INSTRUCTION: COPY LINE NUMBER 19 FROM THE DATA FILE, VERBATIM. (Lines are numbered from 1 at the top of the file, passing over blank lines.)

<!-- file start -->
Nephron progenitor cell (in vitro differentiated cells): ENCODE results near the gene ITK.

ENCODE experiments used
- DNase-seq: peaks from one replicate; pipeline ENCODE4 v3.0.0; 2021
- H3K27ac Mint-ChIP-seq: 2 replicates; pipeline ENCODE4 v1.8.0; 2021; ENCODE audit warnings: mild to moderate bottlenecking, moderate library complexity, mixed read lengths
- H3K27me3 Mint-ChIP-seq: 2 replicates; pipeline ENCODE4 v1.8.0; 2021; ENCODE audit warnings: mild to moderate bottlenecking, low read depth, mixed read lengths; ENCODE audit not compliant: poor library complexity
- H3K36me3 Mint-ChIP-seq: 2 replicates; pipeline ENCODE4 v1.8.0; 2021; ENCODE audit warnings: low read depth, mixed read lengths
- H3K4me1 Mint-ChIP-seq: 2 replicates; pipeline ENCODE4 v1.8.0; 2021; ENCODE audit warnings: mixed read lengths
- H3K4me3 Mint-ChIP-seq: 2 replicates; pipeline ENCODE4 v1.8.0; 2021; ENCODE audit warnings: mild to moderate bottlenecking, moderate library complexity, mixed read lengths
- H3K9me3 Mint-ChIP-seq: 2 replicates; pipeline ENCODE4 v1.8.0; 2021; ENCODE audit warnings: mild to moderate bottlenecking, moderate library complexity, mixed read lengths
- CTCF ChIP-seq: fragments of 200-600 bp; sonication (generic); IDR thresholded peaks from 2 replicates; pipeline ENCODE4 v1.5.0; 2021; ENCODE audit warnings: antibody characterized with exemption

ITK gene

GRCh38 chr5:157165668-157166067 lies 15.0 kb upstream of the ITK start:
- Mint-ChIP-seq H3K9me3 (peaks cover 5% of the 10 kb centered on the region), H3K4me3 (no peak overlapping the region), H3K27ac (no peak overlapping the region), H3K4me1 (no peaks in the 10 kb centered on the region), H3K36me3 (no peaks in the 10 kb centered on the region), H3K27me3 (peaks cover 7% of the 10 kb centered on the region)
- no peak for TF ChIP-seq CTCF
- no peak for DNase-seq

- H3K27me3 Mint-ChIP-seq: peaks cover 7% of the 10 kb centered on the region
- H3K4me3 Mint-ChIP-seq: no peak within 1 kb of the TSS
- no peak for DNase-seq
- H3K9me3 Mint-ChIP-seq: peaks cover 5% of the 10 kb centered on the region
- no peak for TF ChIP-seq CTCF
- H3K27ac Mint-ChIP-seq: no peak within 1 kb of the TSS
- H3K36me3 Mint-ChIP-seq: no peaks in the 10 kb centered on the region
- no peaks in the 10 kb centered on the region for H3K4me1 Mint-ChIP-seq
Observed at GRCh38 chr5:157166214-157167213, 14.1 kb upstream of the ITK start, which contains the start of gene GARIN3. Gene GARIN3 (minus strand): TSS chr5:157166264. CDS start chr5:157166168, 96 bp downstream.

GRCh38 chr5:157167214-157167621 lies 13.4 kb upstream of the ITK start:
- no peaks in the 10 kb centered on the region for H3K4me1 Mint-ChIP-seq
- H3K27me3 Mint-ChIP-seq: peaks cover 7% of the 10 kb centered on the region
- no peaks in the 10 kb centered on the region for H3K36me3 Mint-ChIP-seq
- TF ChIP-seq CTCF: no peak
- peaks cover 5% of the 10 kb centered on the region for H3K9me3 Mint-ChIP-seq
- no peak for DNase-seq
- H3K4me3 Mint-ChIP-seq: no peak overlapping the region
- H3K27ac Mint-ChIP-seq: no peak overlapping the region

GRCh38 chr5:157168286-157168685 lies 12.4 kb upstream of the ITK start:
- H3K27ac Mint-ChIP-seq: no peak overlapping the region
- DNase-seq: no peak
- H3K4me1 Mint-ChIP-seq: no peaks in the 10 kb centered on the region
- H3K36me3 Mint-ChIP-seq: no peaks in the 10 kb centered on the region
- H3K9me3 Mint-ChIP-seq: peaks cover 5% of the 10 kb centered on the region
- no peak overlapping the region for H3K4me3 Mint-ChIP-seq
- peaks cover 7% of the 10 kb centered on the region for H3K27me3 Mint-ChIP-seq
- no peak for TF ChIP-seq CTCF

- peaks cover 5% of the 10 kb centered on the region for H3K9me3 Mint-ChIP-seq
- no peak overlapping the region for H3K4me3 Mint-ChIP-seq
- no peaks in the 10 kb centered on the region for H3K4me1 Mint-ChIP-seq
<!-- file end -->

- H3K9me3 Mint-ChIP-seq: peaks cover 5% of the 10 kb centered on the region